In this post I link to and excerpt from “Primary Care Practice Habits in the Setting of COVID-19” [Link is to the PDF]. 3-31-2020 by Shawn Corcoran, MD. This resource is from #205 COVID Cakes and Hot Takes with Rahul Ganatra MD
APRIL 10, 2020 By MATTHEW WATTO, MD
Here are excerpts from the above:
Postpone all routine testing
We should aim to avoid cancer screening and routine lab draws. This would include surveillance of electrolytes for an ACE/ARB/thiazide, thyroid function tests, and lipids who are asymptomatic.
Attempt to choose therapy that doesn’t require monitoring
The clearest example here is opting, when possible, for calcium channel blockers over ACE/ARB/thiazide options for hypertension.
Increase empiric management
Our normal practice habit may to be obtain testing to confirm a diagnosis whose pre-test probability is moderate or high based on the history. In this setting, we should treat empirically and have close follow-up. Examples include increasing diuretics for a CHF exacerbation, prescribing antibiotics a UTI or diverticulitis, and pain management +/- alpha blocker therapy for nephrolithiasis.
For acute problems, order tests that will change management
If the pre-test probability of a problem is unclear and the test will change management, or if worsening of the problem could eventually result in hospitalization, then testing, including an office visit for a physical exam, is likely justifiable. Examples include an office for exam of a new mass, a CBC for suspicions for symptomatic anemia or mild GI bleeding, an EKG and labs for unexplained syncope, and an X-ray for a suspected fracture. Notice that the bar for testing is pretty high.
Opt for outpatient testing and home management over sending to the ED or admission, when possible
When the acuity of the problem warrants a consideration for an ED evaluation or admission, we aim to limit use of these options wherever possible, both to decrease the risk of COVID to our patients and to preserve hospital resources for the sickest COVID and non-COVID patients. This involves partnering with patients to accept higher levels of risk with non-hospital management, for the benefit of these two personal and public health priorities.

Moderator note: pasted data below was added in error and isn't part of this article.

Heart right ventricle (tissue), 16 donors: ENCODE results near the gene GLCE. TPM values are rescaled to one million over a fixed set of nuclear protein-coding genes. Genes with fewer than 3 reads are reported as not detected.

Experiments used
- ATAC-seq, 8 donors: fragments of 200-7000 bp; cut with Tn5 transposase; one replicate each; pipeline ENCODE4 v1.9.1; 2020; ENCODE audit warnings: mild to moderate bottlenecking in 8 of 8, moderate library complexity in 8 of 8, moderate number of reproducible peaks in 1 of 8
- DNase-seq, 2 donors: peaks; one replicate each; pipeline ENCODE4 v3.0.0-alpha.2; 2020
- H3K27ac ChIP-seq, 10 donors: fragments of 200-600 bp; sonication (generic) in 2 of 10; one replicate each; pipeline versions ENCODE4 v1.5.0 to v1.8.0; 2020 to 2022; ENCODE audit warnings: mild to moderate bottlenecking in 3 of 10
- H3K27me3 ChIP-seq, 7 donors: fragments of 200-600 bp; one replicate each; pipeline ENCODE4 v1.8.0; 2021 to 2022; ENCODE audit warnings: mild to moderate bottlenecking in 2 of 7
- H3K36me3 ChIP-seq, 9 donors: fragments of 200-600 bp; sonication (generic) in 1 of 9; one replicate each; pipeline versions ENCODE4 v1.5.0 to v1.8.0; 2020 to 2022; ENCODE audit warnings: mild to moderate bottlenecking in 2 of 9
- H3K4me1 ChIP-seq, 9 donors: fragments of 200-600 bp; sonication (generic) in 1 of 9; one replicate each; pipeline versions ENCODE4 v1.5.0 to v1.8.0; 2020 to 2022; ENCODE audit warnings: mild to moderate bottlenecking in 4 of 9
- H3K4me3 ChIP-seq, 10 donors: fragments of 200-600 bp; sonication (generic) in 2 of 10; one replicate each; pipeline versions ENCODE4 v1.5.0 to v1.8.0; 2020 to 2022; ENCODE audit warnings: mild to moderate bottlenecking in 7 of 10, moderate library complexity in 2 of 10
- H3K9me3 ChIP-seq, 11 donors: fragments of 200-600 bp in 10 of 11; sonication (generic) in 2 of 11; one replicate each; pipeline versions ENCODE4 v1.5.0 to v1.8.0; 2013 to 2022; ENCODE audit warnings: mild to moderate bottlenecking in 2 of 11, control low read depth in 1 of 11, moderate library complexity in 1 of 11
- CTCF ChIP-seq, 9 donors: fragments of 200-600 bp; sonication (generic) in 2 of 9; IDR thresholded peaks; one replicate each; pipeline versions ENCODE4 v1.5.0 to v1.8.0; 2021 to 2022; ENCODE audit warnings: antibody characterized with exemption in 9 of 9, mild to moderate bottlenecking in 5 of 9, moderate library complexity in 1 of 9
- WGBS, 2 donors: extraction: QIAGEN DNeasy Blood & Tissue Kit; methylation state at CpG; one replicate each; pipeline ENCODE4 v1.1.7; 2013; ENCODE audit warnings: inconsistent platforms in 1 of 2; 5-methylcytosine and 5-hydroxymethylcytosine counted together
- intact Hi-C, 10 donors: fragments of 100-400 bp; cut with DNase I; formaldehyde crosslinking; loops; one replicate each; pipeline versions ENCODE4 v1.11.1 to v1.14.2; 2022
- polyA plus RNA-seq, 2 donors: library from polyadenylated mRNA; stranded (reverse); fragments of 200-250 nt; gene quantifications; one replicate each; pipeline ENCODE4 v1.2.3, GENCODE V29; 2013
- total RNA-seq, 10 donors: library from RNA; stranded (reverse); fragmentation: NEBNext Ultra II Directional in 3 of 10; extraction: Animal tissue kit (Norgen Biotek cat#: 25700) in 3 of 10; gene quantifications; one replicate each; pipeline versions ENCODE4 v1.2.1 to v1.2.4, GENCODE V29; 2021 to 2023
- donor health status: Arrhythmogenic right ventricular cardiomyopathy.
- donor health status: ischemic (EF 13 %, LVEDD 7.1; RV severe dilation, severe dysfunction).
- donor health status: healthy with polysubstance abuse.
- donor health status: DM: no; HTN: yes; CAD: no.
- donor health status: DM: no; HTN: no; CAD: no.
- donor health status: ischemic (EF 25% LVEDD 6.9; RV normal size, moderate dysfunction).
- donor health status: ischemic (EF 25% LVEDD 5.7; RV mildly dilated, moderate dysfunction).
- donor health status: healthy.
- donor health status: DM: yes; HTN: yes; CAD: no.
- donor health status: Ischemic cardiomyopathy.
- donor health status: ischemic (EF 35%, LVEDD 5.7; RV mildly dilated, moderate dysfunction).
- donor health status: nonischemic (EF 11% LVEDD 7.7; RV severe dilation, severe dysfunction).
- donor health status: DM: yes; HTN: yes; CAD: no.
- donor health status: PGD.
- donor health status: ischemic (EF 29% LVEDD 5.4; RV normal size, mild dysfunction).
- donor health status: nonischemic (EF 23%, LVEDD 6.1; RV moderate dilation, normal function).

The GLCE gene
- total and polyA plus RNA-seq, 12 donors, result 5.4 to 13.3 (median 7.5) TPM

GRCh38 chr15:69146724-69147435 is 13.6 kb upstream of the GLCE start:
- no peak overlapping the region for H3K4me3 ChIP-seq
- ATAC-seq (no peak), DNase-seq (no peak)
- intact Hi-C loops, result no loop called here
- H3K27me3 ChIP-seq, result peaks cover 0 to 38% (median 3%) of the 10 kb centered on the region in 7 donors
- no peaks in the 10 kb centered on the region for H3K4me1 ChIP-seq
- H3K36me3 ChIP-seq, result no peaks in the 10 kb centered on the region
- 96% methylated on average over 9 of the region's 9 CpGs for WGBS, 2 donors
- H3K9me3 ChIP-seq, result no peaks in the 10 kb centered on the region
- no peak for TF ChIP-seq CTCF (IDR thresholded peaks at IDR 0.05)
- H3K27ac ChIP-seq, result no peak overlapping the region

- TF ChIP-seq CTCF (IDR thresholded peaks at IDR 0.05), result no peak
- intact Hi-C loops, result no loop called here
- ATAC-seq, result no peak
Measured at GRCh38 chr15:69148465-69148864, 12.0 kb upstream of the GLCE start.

Over the past week we have dramatically shifted how we deliver care, opting for a near-100% telehealth interface to achieve our primary goal of reducing COVID transmission. Our achievement of this goal carries with it a similarly significant practice change in how we manage patients, specifically in how we order tests, place referrals, and arrange follow-up. Our guiding principle in this setting is the secondary goal of avoiding hospitalization for non-COVID problems.
There is a natural tension between these two goals – reducing COVID transmission risk by minimizing interactions with the healthcare system and reducing the risk of hospitalization non-COVID reasons, which typically involves increased interaction with the healthcare system.
All medical providers who have worked in an austere setting have experienced this tension. While in Afghanistan in 2009, a fellow Army internist had a Soldier with an ankle injury that met the Ottawa criteria. X-rays were available at a regional Combat Support Hospital. His team called a routine MEDEVAC to come get the Soldier. On the flight to their location, the helicopter crashed. Thankfully, no one died as a result, but it was terrifying to consider someone could have died in pursuit of managing a non-emergent medical condition.
This is the essence of the COVID-19 practice environment, of attempting to weigh the risk of COVID transmission and the risk of the clinical problem at hand.
The process of attempting to weigh the risk of COVID exposure against the risk of the clinical problem at hand can be an exceptionally difficult one. As mentioned above, weighing the relevant factors of each these risks is approximate at best. Thankfully, there are some additional steps we can take to reduce the risk all around:
– if testing is warranted, encourage the patient to obtain it, if feasible, at a lower risk facility, such as an outlying clinic instead of the medical center
– order sequential testing – obtaining tests for the most likely or worrisome diagnoses first, then conducting follow-up testing, if needed, based on the evolving clinical circumstances; for example, obtaining labs and initial basic imaging first, especially if possible to do at a single location, followed by advanced imaging at a later date
– conduct close tele-health follow-up to monitor progress
Most importantly, we can and should conduct this risk analysis in full partnership with patients, getting
their perspectives on where they’re willing to accept risk, and determining how to proceed together